Travelling during a pandemic- A millennial indulgence.

This first post has been a long time coming. I plonked myself in Italy during the COVID pandemic about three weeks ago now. I will not start this blog by glamorising travel during a global health crisis. I am a constant wanderer, but this is not some vacation with idealised notions of living “La Dolce Vita” – let’s get real: the world is a confusing place to be in right now.

I originally applied for a job in Rome for all the wrong reasons: I had never felt so lost in my entire life. I had just come back from a year of living in London and was back in the grind of living in Melbourne, Australia. I returned to my wonderful school after this year of leave with a different heart. I love teaching Italian. It is my passion and what I studied my Masters to do; but I felt myself being locked into a puzzle that did not fit into the bigger picture of my life. My school gave me English and Linguistics and Italian to teach. From this viewpoint I should have been grateful: the students were some of the best I had every taught, my friends and colleagues had welcomed me back with open arms and hearts. Yet something in my soul was not present anymore. On a whim, I applied for this job in a wonderful international school in Rome. I wanted to live Italian language and culture like I had in my early 20s again (more on that bizarre chapter later lol).

Then came COVID. Every person I know lost something in this pandemic; be it their job, their hobby or their well-being. After two rounds of interviews, I was still determined to get the job and only secured it fully around Easter. A week before schools were shut down and everyone’s lives in Australia caught up with the pandemic that has spread through China and Italy by this stage. It was at this point that I came the closest I ever have to giving up. I was enjoying the comforts of my home. I was starting to nest in my unit again and enjoy the simpler pleasures of the day. International travel was officially banned by the Australian government so I was essentially stranded despite landing the job. That was it.

It was then that I discovered that there was the possibility of being granted a travel exemption. It wasn’t travel after all – it was a form of emigration. It seemed like a straightforward millennial goal: apply for another year of leave from my permanent teaching gig to improve my Italian, pack up my apartment again and palm everything off to the parents for a year and jet off. The reality: leave was denied – in the meanwhile I was waiting for my travel exemption to approve – and my school wanted to know whether or not I was going to resign. Honestly, I am a person who lives with strong emotions. Some would call it sensitive. I was living my days waiting for an email of approval to come through. When it did I resigned that morning.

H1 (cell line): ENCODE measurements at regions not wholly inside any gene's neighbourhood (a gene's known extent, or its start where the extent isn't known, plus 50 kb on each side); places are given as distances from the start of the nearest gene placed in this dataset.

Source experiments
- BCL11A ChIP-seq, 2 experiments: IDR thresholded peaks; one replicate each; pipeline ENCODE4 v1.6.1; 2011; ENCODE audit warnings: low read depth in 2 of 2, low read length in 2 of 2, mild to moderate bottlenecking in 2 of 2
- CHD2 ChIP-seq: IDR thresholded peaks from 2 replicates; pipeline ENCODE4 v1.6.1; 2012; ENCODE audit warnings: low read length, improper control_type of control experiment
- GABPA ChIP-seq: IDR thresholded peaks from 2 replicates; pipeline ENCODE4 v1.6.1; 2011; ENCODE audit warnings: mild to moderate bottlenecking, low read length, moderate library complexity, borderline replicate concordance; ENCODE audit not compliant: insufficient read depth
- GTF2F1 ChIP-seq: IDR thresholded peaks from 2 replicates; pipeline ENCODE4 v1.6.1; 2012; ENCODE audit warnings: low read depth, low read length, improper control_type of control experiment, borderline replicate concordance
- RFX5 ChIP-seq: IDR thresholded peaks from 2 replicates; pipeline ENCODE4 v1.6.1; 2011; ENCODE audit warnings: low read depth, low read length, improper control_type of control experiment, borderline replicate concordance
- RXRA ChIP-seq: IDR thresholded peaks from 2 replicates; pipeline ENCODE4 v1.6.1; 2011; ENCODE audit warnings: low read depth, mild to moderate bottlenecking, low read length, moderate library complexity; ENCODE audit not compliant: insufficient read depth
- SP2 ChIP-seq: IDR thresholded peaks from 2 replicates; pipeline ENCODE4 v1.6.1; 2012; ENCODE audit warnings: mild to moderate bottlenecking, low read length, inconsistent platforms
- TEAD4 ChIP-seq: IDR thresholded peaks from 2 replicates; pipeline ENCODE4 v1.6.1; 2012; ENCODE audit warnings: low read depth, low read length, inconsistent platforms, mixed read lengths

A whirlwind few weeks of packing up my Australian identity followed: my job – rather, my work family- was hard to leave. I boxed up my apartment, moving back to my parents’ for a week and prayed that the borders of Italy would not be closed off to Victorians. Melbourne was starting a second wave of pandemic cases and I was just waiting for Italy to lock its borders again somehow. Luckily Dad was able to accompany me to Melbourne Airport. The goodbyes with my family and furbaby were hard. I’ll just leave that there.

So what does travelling during a pandemic look like? Face masks, face shields and some poorly executed social distancing. I literally looked like Buzz Lightyear and suffocated for most of the journey. I do stress: Italy is a second home for me and I would never recommend travelling overseas during a pandemic – even for employment- unless you had some certainties about your sense of stability in that country. Let me explain why: when I landed, I was placed in fiduciary isolation, which was explained poorly (if at all) by customs. Basically, I landed in a heatwave, with no Italian number, no one in the apartment that I had arranged to live in with my friend and was told I had to isolate for two weeks. It is a lot when you add the exhaustion of 30 hrs of travel and severe jetlag. Needless to say, I was a little emotional and exhausted on so many levels for the first few days. That said, I could still manoeuvre through the obstacle course that is Italian democracy with ease. Let me explain iso to you:

  1. I was required, according to the border force official I encountered at Fiumicino Airport, to call the local health authority ASL to let them know where I would be staying for my isolation…luckily for me I speak Italian. Problem: how does one do that without a phone?
  2. So….I leave the house to procure an Italian sim. The logic of this? Well, there is none whatsoever. I made sure that I wore a face mask, gloves, sanitised and socially distanced. Still, I needed a phone.
  3. I finally call the ASL. A man abruptly tells me that I have called the wrong number and gives me three other numbers at lightning speed to get me off the phone. Again, I speak Italian. I honestly cannot imagine how you would cope without having the language here.
  4. I call those numbers and there is no response. Finally, I find a COVID hotline number for Lazio, the region Rome is in. I call there and am given other numbers that do not work. At this point, I am over it. Finally, I call back and a Dr answers who tells me that she can register my arrival with the local ASL. Hallelujah.
  5. A doctor calls me and says I will need to do a COVID test after my iso and isolate again until the results come back.

Clearly, these results were negative, but it gives you an idea of how complicated things are both in Italy and during a global pandemic in general. Was this a selfish choice to go against the odds and come anyway? Definitely.

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